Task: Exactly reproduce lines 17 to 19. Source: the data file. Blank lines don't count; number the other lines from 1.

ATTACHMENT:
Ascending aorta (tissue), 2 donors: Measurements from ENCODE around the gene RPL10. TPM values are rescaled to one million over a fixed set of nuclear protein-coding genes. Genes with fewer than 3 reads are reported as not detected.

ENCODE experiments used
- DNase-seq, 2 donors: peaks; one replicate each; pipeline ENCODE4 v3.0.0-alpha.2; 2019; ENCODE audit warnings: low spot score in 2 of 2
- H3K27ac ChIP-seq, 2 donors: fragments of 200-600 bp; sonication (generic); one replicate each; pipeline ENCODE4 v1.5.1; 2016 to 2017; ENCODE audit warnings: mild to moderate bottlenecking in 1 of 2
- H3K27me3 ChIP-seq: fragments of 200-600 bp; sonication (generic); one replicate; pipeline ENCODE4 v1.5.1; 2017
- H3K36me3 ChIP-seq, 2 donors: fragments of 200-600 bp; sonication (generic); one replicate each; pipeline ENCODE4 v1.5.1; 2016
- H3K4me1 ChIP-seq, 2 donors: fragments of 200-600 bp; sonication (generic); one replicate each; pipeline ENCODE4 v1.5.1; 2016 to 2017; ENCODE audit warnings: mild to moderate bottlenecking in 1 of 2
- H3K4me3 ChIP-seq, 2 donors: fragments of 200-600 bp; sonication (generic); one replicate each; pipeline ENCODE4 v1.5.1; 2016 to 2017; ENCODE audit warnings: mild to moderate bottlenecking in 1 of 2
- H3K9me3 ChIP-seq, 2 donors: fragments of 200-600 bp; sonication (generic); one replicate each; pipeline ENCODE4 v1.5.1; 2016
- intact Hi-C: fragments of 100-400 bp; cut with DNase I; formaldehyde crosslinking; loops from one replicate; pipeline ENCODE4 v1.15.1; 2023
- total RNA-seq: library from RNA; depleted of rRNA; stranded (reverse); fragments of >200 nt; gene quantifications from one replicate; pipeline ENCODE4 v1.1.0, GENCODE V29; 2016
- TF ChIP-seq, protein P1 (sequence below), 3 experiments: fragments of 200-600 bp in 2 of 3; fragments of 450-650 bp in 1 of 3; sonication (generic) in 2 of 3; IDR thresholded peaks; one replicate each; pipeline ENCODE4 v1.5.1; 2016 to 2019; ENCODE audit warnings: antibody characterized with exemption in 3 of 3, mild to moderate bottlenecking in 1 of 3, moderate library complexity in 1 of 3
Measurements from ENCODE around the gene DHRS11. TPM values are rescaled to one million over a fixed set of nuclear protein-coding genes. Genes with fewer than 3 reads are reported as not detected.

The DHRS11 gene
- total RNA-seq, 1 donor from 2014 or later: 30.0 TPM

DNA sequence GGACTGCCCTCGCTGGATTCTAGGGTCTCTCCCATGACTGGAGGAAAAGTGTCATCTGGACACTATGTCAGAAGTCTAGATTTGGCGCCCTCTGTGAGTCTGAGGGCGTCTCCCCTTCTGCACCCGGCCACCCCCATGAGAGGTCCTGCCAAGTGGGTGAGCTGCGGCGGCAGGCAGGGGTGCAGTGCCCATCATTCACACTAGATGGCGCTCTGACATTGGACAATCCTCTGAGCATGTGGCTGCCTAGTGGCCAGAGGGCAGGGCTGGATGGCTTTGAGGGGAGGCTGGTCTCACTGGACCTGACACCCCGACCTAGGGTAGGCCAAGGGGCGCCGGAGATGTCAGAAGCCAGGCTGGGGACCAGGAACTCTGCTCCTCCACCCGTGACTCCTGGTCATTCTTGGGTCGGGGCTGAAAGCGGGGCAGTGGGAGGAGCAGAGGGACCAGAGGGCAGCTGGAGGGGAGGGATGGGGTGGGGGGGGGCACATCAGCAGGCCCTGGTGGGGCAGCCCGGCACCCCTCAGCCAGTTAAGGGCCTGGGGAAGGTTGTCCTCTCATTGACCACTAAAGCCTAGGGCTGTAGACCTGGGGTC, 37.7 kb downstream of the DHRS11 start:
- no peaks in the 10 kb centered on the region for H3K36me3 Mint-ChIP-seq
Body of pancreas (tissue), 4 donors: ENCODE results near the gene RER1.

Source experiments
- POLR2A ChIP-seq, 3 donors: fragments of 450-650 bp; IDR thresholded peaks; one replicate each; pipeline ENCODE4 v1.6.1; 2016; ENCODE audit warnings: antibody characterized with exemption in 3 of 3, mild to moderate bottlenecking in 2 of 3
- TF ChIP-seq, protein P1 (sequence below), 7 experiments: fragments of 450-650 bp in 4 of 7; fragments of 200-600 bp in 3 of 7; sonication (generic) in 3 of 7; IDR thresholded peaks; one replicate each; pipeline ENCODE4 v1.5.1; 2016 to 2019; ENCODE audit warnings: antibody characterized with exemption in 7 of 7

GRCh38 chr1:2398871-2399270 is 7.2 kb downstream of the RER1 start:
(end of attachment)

- no peaks in the 10 kb centered on the region for H3K36me3 Mint-ChIP-seq
Body of pancreas (tissue), 4 donors: ENCODE results near the gene RER1.

Source experiments